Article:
Becoming a Master Chef has let me understand that my profession does consists of artists, of which I am one, and I accept and believe in that with a great deal of passion and pride. It is up to me to create the best dishes possible. It is up to our guests to trust in my feelings, emotions, and understanding of my craft to give them the pleasure of dining on sophisticated cuisine.

And that was the end of our little chat, as she had to get home, as today was her day off.

As you may have heard, Master Chef Loren has created a menu to go with two of the most famous, prominent wine producers in the Rhône Valley J. L. Chave & Domaine de la Solitude. 

We invite you to travel on a culinary journey through the Rhône Valley with special guest from Langdon Shiverick Imports, Nicole Dodson. Nicole will be presenting the beautiful and celebrated wines of J.L. Chave and Domaine de la Solitude. Nicole is a Certified Specialist of Wine, Certified Specialist of Spirits, and WSET Certified Sommelier. 

See the details and to make reservations here.

We will happily accommodate dietary restrictions. Please alert us ahead of time.

2015 Pinot Gris, The Four Graces

Growing Region: Willamette Valley, Oregon
Varietal Composition: 100% Pinot Gris
Fermentation: Stainless Steel
Alcohol Content: 13.3%
Suggested Retail: $20.00
WineSellar Club Price: $17.99

Broad Strokes:              
The Black family purchased an existing vineyard in the Dundee Hills of the Willamette Valley in 2003 as a family retreat. They immediately began turning the estate into a sustainably farmed, well-tended vineyard with the goal of producing rich, elegant, delicious and complex wines. That same year The Four Graces was founded. The winery is named in honor of the Black's four daughters.

Today, The Four Graces is owned by Bill Foley and produces Pinot Noir, Pinot Gris, and Pinot Blanc renowned nationally and internationally for their balance, elegance, complexity, and richness. 
91 Points, Wine Enthusiast

The screw-cap is once again correct, thoughtful and appreciated. Good-looking brown toned bottle, that is on the heavier side. This is an early indicator the winemakers are taking what’s in the bottle very seriously. The wine itself is brilliant, clear, with a hue of light straw and metallic tinges.

Very fruity-rich fragrance emanates from the glass: white peach, apple, pear, Mandarin orange and lychee nut. Some of the earthen/mineral components exhibited chalk, beach sand, and white ash.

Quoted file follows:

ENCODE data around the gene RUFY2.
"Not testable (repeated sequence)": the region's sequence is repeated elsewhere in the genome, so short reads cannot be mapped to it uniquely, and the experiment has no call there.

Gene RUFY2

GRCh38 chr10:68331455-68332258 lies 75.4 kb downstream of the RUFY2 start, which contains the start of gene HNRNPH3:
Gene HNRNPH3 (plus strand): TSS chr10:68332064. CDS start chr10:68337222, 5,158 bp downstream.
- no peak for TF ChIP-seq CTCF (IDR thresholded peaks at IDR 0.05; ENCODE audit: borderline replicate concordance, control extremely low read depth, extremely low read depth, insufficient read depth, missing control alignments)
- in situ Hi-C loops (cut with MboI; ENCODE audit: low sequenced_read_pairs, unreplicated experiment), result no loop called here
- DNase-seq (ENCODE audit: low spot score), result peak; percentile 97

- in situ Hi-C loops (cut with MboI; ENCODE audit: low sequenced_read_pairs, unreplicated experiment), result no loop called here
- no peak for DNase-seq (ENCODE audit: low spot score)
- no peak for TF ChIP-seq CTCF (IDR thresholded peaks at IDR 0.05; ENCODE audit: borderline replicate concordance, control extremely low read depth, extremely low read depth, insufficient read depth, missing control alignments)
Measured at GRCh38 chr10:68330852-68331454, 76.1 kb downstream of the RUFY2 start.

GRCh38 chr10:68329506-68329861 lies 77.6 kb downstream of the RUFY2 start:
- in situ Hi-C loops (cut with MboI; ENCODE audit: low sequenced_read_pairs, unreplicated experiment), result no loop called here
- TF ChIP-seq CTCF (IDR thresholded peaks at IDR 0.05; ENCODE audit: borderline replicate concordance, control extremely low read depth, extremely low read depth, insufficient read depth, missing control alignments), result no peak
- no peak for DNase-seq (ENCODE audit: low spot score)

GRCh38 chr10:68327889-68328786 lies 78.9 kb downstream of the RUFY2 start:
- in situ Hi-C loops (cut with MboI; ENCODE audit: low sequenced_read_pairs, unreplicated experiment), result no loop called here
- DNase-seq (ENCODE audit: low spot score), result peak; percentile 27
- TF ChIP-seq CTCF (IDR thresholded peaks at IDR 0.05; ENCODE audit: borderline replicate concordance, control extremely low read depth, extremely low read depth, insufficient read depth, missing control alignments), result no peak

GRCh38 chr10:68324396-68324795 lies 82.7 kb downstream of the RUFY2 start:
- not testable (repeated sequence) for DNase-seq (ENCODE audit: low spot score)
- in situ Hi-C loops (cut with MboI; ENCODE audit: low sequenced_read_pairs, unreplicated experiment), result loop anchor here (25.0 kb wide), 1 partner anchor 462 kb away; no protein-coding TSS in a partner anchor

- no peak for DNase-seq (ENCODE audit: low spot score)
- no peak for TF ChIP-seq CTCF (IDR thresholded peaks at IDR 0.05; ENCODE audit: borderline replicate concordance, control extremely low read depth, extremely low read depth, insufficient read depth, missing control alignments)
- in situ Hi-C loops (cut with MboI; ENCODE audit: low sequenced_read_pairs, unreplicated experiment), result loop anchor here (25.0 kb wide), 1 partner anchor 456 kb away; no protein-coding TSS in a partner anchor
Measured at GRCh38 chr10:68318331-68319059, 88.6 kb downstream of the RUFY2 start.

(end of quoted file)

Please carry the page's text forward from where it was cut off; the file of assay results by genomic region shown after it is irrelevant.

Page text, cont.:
Fresh and fruity entry is quite pleasing and persistent, and leaves your mouth watering. This fruit is lined by a nice dose of firm yet delicate acidity. The fruit and acid characters balance with each other from entry to the long, viscous finish.

Pineapple, peach, Mandarin Orange, tangerine and white flower blossoms are forefront and delicious. Some notes of grapefruit, as well as Lychee nut, and you may also note a touch of honey and cantaloupe. On my juvenile side, I likened some of the flavor notes to cotton candy and marshmallow.

Serving Suggestions:
Superb as an aperitif wine, and at under $20 it shows a lot of class and character.

2014 Decugnano dei Barbi, “Villa Barbi” Umbria Rosso

Growing Region: Orvieto, Italy
Varietal Composition: 34% Sangiovese, 33% Cabernet Sauvignon, 33% Merlot
Fermentation: Stainless Steel
Alcohol Content: 15.3%
Suggested Retail:  $20.00
WineSellar Club Price: $17.99

Broad Strokes:              
Producer Decugnano is a name that dates back at least eight centuries indicating the area where the estate was built. The origin of vine-growing dates back to ancient times. The Decugnano wine had been the subject-matter of an XIIIth century contract, when the vineyard belonged to the Church and its name was "Santa Maria di Decugnano". Nevertheless, some archaeological Etruscan finds indicate that this land had been cultivated in earlier times. A couple years ago, we took a wine tour group to Decugnano dei Barbi, and had an excellent tasting, tour and lunch.

It is a good-looking, full-sized bottle that has an easy-to-read label, and I like how the black looking bottle, the red cap and the off-white label contrast with one another. The color of the wine is black, with magenta on the rim.